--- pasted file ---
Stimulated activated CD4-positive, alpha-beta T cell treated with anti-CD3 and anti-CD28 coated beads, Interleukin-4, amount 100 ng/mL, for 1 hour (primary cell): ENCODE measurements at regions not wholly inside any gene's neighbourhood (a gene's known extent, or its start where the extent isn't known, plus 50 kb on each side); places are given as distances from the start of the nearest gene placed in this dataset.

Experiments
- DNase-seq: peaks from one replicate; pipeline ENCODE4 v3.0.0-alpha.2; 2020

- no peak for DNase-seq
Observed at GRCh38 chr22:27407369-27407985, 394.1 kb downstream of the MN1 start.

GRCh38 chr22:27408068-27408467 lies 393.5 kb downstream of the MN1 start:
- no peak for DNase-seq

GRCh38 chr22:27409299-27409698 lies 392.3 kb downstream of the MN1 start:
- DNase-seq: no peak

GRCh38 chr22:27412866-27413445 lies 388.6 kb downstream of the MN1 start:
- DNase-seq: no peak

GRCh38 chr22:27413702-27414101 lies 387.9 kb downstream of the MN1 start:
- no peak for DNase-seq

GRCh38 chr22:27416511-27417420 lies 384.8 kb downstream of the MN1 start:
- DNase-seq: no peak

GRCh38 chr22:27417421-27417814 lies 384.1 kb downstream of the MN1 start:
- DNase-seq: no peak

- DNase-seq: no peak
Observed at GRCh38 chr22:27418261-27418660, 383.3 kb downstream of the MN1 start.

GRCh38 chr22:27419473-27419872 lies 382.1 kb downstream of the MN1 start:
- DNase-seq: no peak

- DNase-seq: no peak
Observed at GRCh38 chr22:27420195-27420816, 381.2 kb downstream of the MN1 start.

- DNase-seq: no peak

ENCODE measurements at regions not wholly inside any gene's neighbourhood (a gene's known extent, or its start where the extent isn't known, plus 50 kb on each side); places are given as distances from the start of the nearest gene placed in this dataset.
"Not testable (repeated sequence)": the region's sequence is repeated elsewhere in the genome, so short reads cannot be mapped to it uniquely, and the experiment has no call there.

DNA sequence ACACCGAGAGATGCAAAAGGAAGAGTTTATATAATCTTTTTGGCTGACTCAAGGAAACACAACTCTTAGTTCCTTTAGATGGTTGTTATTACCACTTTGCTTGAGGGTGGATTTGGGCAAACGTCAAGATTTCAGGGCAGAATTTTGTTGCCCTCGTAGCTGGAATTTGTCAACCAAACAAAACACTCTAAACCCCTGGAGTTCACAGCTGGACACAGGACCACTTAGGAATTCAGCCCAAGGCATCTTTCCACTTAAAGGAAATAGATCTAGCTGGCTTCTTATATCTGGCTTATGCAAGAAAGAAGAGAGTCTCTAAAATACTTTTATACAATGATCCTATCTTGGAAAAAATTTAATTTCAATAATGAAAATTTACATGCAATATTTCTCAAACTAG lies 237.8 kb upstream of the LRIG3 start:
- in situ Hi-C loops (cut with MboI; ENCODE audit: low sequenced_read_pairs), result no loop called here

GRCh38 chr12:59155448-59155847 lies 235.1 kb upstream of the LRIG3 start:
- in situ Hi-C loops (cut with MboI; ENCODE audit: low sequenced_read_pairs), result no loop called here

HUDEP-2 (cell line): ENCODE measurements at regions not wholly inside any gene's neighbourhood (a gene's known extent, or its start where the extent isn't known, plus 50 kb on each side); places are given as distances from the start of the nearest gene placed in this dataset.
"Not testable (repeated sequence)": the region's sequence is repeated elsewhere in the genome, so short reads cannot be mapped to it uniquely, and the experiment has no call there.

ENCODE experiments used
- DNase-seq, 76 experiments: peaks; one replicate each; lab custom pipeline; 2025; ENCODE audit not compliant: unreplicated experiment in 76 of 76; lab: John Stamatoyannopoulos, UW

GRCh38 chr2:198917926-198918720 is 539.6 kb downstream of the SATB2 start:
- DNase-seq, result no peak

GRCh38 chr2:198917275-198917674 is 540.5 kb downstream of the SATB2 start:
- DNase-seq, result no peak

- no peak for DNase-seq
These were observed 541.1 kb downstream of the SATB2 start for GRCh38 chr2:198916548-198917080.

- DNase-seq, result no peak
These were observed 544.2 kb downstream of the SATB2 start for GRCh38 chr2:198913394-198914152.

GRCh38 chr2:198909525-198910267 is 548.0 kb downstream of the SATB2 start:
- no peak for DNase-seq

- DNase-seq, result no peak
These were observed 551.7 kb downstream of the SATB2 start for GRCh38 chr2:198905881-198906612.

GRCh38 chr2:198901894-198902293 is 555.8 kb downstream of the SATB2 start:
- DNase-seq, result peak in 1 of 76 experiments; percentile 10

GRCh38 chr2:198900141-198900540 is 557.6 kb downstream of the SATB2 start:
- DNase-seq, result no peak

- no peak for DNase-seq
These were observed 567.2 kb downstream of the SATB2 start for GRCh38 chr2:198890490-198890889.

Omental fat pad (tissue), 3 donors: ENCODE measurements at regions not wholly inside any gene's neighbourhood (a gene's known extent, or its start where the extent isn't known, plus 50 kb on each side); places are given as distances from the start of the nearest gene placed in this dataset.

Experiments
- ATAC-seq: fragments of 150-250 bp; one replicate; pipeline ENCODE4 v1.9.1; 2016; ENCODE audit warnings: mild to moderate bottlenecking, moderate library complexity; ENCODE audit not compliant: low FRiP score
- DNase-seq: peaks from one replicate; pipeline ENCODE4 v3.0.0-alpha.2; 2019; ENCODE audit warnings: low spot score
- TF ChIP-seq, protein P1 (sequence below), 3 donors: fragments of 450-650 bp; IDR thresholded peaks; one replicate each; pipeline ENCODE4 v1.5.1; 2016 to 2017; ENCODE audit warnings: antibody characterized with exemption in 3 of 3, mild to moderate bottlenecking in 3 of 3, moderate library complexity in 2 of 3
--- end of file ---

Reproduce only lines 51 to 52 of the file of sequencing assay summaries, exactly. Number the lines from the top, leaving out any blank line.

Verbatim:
- no peak for DNase-seq
These were observed 567.2 kb downstream of the SATB2 start for GRCh38 chr2:198890490-198890889.